How many primes are there altogether? Euclid proved the answer over 2,000 years ago: there are infinitely many. The problem is finding them – as you can see from the box, they seem to appear rather chaotically.
As of late 1997, the largest known prime number is 2^{2976221} – 1, although by the time you read this article, a larger number may have been discovered. [It has. 2^{3021377} – 1 was discovered in early 1998 by Ronald Clarkson, a student at California State University.] 2 ^{2976221} – 1 is a monstrous number with 900,000 digits, which using this typeface would take up over half of PC Advisor. Remembering I get paid by the page, I tried this on with the Editor, but he wouldn't buy it. In fact 2^{2976221} – 1 is a special kind of prime, known as a Mersenne prime. Mersenne numbers all have the form 2^{n} – 1, and only some of them are prime. It was on August 24th, 1997 that Gordon Spence of Glasgow completed the proof that 2^{2976221} – 1 was indeed prime. He used a humble 100 MHz Pentium PC. Gordon is one of over 2,000 enthusiasts world-wide in the GIMPS program – the Great Internet Mersenne Prime Search. The idea is to spread the search for primes across many independent searchers, so they can collectively cover a huge amount of ground simultaneously. It's a kind of virtual parallel supercomputer – spread across the Internet. For details of how to join in, and to download the free software and databases, see www.mersenne.org. You might even get into the record books! You may be wondering if there's a point to all this. There is. Prime numbers are of supreme practical importance because of their use in "public-key cryptography", currently the most secure code we have. The idea is to choose two very large primes – say P and Q – and to multiply them together, to get a third number, say R. R is then used as a key in the coding system to encrypt a message. But there's a twist: to decrypt the message, P and Q are needed. It's a secure system because, given any particular large number R, it's incredibly hard to reverse engineer it to find its two prime factors P and Q. In fact for large numbers it would require centuries of computation. It's a fair bet that deep in the offices of Intelligence Agencies around the world, mathematicians are toiling to find out how to factor huge numbers. If they succeed, all our most advanced codes will be rendered useless overnight. Simple questions, hard answersOne of the most intriguing – and inexplicable – aspects of mathematics is that some problems are extremely simple to describe, but turn out to be incredibly difficult to solve – if not impossible. Here area few examples, to give you a flavour of this weird situation. Fermat's Last Theorem is perhaps the most famous mathematical problems ever. Since it first appeared in about 1637, it resisted proof for over 350 years. Yet it's so simple to describe. Look at this equation: z^{2} = x^{2} + y^{2} Many readers will recognise this as Pythagoras's famous theorem about right-angled triangles: "the square on the hypotenuse is equal to the sum of the squares on the other two sides". Obviously, there are many numbers that satisfy this equation. In fact there are an infinite number of solutions – just like there are an infinite number of right-angled triangles. But what about this variation: z^{3} = x^{3} + y^{3} It looks very much like the Pythagoras formula, except we're now cubing the numbers. What made Fermat famous was that he stated there were no three whole numbers x, y and z that will make this equation work. In fact he went much further, saying that for any equation of the form: z^{N} = x^{N} + y^{N} if N was bigger than 2, there are no whole positive numbers x, y, and z that will satisfy the equation. And how did Fermat justify this amazingly sweeping statement? He wrote as follows, as an annotation in a book he was reading: "I have discovered a truly marvellous proof of this fact, which, unfortunately, this margin is too small to contain." It was to take mathematicians until 1995 to find a watertight proof of Fermat's bold claim. The proof, by the Princeton University mathematician Andrew Wiles, involves some extremely advanced and difficult concepts, and all sorts of mathematical theories that hadn't even been invented in Fermat's time. It's very hard stuff, and it's thought that only a few hundred of today's mathematicians can actually follow Wiles's proof in detail. So did Fermat really have a proof up his sleeve? It seems doubtful. Here's another problem that non-mathematicians can easily understand, yet this one has turned out to be a stinker to prove. Whether it's true or not, nobody knows. It's called the Goldbach Conjecture, and it states that every even number bigger that 2 is the sum of two primes. Some examples: 12 = 5 + 7, 124 = 53 + 71, 1248 = 617 + 631, and so on. You can try it with any number you like at www.vex.net/~buff/cgi/goldbach.cgi. Goldbach's Conjecture has been confirmed by computer tests to be true up to 1014 – but no one has been able to prove that it works for every possible even number. Some arithmetical questions are so simple it's bewildering that they remain unsolved. Take "hailstone numbers", for example. Start with any positive integer – call it N. If N is even, replace N with N/2; if N is odd, replace N with 3N + 1. Repeat these steps until you get N=1. For example, if we choose 12 as our starting number, we get the sequence 12, 6, 3, 10, 5, 16, 8, 4, 2, 1. You might like to try this out with a few different starting numbers. You should find that no matter what number you choose, it will eventually reach 1, although the number of steps required will vary. Stefan Wolfrum has written a program for Windows 95 that lets you interactively experiment with hailstone numbers and see graphs of their behaviour. I used it to create Figure 1, which shows the behaviour of N = 26: it takes 10 steps to get back to 1 (shown on the horizontal axis), increasing and decreasing in size in the process (shown on the vertical axis). Figure 2 shows what happens when N = 27. We now have 111 steps of chaos, rising as high as 9,232 before reaching 1. You can download Stefan's program from titan.informatik.uni-bonn.de/~wolfrum/. Incredibly, no one has yet been able to prove that all numbers will eventually reach 1. Nor is there any proper understanding of the chaotic behaviour of this simple procedure: the number of steps required for a given number to reach 1 varies wildly, as Figures 1 and 2 show. And finally . . .Even maths has its limits. G÷del's Incompleteness Theorem, only discovered in 1931, says that within any formal system with its own rules and conventions, there are some facts within that system that are true, but which cannot be proved to be true using the rules of the system. The problem is finding out which facts fall into that category. It's an unsettling, rather Kafkaesque, situation. But now my space is up, and I find I haven't even mentioned knots, googols, fractals, perfect numbers, the different kinds of infinity, tessellations, symmetries, groups – all topics in the domain of the recreational mathematician. If any of the ideas in this article have got you thinking, it's easy to follow them up. And if you have a PC on your desk, you have the most powerful tool ever invented for the exploration of these ideas – except, of course, for your imagination.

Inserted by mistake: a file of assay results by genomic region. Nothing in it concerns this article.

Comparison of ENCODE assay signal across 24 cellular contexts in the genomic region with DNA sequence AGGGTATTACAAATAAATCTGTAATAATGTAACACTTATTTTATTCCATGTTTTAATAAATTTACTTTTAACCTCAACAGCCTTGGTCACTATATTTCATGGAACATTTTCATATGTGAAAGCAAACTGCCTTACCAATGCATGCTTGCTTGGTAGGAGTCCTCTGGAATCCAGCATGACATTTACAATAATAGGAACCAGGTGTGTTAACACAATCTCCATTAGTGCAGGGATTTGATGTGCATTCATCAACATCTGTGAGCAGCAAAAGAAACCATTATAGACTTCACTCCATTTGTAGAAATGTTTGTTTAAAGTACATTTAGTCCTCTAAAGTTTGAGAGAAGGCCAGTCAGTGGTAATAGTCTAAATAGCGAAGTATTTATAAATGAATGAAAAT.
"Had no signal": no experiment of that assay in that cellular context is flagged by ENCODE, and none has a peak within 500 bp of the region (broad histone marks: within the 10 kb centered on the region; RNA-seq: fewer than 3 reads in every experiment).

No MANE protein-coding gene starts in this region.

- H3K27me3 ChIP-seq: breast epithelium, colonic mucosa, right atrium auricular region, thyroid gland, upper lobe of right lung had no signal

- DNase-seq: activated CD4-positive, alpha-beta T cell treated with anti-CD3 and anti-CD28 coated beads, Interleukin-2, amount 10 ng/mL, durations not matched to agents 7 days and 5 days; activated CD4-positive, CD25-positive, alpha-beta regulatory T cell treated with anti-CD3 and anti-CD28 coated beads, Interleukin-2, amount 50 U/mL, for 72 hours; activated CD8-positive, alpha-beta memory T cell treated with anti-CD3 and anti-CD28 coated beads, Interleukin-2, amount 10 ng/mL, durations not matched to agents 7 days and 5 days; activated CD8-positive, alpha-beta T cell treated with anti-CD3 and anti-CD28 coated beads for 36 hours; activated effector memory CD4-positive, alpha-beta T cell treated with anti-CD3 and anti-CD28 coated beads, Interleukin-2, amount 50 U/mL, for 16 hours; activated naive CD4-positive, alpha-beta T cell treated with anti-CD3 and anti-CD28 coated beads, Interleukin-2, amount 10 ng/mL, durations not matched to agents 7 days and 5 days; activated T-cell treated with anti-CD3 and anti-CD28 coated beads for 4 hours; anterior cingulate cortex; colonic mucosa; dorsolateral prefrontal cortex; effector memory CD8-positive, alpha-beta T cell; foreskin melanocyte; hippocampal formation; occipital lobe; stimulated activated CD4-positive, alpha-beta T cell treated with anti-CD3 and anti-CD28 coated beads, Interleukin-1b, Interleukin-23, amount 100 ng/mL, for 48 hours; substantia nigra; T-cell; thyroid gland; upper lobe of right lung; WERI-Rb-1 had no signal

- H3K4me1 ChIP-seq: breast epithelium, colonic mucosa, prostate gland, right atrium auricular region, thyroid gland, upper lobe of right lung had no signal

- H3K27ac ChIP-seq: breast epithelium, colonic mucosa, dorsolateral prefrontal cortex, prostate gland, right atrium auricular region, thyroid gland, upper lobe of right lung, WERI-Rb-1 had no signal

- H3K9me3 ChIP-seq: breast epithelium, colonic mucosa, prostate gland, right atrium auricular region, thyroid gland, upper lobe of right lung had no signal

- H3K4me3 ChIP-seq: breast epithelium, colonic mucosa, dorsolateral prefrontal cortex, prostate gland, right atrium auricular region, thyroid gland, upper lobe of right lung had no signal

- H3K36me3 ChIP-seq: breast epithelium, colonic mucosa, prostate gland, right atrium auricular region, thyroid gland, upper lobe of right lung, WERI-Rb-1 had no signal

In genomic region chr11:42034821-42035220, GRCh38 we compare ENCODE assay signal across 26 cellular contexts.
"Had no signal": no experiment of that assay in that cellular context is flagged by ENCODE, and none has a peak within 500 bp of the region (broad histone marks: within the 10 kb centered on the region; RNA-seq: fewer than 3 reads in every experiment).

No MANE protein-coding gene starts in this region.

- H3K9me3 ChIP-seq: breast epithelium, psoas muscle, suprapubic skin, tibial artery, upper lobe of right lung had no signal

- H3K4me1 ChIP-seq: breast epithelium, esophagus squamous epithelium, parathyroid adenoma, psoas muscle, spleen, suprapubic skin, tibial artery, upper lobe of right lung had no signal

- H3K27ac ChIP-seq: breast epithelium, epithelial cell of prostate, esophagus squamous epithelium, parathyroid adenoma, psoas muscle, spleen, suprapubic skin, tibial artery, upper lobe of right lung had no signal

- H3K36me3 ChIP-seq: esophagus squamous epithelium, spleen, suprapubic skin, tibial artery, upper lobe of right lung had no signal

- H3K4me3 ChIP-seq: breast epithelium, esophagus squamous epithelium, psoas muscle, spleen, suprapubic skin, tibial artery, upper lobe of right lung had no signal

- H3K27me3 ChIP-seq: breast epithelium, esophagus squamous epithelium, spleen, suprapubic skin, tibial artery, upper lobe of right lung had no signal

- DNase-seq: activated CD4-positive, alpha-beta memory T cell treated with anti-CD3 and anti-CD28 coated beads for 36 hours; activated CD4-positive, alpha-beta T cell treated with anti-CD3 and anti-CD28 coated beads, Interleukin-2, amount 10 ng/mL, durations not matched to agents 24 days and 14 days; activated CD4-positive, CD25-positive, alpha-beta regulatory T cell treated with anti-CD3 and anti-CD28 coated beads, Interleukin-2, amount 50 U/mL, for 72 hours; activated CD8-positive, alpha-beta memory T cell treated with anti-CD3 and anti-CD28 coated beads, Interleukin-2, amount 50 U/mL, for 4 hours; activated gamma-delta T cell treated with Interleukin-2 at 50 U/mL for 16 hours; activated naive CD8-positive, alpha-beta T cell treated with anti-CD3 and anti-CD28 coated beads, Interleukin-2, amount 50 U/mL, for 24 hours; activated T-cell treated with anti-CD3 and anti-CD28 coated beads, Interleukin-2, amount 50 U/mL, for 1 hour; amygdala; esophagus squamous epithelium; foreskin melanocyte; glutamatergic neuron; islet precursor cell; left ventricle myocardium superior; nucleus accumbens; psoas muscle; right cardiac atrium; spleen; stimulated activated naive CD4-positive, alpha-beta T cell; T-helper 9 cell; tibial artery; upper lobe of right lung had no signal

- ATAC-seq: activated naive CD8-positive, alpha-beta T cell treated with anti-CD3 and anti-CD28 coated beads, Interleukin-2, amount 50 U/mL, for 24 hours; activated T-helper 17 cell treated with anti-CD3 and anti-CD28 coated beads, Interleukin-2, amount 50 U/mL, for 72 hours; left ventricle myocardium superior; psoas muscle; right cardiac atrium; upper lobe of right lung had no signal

Toby Howard teaches at the University of Manchester. |